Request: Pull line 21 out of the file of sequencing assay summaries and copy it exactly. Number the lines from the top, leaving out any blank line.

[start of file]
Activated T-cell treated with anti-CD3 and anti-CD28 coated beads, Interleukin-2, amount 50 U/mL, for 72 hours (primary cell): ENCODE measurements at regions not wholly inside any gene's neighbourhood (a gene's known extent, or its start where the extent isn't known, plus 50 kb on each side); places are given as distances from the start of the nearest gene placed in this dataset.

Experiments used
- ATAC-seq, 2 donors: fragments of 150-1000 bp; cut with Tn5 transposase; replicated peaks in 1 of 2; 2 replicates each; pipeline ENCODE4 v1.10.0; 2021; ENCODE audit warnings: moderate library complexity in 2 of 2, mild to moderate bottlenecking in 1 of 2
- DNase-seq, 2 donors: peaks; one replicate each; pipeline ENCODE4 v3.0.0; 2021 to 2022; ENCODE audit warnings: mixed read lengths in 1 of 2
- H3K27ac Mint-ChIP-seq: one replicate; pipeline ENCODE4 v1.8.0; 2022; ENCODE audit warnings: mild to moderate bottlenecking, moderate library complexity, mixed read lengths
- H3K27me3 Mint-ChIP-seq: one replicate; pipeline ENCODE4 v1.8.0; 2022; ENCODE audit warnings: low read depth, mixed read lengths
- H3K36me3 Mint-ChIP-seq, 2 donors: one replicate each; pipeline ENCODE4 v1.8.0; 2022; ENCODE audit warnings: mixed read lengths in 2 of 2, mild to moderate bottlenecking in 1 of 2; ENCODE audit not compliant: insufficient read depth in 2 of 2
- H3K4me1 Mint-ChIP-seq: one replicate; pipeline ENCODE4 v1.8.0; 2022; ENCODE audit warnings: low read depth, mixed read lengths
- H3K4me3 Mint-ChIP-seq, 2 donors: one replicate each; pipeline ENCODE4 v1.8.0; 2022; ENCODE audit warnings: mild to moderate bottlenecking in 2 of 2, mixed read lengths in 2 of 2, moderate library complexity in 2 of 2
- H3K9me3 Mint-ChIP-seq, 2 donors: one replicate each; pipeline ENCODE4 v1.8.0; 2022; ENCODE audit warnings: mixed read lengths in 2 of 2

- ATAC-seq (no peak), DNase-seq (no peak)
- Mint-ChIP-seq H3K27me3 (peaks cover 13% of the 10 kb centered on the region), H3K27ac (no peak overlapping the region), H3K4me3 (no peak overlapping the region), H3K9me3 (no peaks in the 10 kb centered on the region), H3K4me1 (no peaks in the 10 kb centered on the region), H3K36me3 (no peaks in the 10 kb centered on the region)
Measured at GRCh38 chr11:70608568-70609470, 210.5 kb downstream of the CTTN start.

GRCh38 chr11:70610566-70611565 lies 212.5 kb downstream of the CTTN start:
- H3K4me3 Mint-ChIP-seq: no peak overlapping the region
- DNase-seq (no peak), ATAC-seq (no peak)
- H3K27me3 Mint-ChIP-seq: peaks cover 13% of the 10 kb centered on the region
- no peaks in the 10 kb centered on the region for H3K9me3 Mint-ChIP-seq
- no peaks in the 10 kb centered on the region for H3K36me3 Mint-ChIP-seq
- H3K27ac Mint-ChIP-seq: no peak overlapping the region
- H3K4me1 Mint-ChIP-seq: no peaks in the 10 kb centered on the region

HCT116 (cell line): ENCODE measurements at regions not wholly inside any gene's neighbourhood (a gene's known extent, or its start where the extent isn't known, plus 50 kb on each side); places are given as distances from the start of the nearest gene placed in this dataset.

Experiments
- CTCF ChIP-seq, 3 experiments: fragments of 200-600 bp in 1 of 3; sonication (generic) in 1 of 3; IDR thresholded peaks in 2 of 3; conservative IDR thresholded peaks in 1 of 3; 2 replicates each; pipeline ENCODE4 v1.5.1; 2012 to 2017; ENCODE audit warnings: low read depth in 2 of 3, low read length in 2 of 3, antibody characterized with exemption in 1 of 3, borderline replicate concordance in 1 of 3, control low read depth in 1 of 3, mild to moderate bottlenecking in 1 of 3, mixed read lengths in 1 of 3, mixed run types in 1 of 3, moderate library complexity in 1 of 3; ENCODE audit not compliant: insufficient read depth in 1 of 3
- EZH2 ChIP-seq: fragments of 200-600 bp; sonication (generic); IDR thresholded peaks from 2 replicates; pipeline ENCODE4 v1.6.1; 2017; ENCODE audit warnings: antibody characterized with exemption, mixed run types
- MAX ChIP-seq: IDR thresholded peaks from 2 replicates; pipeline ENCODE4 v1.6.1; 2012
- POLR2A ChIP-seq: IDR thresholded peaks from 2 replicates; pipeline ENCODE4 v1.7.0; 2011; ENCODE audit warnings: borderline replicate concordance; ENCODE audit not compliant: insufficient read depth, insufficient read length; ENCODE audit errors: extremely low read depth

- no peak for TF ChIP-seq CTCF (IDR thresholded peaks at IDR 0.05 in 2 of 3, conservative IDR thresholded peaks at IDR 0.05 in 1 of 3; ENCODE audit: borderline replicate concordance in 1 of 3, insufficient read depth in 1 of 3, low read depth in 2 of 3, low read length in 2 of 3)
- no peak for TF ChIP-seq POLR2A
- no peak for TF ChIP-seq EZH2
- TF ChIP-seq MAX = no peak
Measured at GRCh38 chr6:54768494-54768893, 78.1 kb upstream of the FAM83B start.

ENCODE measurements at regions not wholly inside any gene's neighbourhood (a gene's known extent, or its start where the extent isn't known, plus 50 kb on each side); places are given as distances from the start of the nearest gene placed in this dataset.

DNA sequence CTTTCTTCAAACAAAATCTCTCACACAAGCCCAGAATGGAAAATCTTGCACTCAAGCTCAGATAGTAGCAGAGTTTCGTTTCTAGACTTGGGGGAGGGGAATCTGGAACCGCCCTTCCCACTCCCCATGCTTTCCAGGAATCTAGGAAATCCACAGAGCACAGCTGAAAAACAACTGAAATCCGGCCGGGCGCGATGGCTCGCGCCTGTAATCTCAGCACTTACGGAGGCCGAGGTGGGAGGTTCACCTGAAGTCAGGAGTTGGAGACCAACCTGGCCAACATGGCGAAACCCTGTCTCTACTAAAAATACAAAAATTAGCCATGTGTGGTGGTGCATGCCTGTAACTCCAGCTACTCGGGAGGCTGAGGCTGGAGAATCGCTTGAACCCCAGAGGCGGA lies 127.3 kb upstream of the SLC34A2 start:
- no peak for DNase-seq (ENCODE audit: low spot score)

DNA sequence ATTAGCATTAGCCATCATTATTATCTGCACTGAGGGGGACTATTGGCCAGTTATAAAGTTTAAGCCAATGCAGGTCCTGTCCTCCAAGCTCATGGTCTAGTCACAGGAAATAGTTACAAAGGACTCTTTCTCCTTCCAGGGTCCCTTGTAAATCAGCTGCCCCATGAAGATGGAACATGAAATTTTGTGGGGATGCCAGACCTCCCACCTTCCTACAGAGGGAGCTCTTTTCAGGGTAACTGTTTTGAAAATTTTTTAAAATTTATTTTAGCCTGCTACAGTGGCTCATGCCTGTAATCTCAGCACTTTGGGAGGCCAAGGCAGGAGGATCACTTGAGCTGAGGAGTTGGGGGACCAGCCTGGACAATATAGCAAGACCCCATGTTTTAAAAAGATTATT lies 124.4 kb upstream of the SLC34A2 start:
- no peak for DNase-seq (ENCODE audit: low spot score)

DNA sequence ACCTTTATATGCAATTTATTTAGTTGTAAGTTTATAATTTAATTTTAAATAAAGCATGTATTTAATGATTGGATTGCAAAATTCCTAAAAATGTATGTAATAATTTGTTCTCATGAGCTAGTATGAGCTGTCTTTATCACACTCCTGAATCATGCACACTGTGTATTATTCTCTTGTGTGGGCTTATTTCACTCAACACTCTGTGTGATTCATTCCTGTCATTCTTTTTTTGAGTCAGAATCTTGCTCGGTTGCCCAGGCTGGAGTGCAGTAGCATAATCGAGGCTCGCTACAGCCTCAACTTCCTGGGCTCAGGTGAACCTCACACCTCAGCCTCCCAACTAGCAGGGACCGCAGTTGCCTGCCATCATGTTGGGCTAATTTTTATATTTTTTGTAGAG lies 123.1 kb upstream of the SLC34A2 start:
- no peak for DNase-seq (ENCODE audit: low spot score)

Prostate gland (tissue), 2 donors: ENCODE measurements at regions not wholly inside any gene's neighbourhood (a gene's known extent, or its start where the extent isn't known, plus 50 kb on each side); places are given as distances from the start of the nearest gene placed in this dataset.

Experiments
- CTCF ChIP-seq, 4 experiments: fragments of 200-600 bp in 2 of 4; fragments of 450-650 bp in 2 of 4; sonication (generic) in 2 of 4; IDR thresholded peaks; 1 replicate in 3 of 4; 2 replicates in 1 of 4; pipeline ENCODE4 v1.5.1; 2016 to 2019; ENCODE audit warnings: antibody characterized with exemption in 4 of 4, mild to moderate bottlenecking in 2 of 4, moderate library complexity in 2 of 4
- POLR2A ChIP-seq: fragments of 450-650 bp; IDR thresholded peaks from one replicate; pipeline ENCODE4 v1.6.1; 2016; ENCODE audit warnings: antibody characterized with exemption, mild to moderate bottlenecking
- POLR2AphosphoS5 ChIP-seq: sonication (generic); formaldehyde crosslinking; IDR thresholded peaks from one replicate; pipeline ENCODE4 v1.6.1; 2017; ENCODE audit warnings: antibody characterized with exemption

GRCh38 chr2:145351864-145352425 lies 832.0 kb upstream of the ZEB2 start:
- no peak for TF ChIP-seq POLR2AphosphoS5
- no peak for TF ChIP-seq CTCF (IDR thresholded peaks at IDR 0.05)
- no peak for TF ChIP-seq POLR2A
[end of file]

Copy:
- H3K4me1 Mint-ChIP-seq: no peaks in the 10 kb centered on the region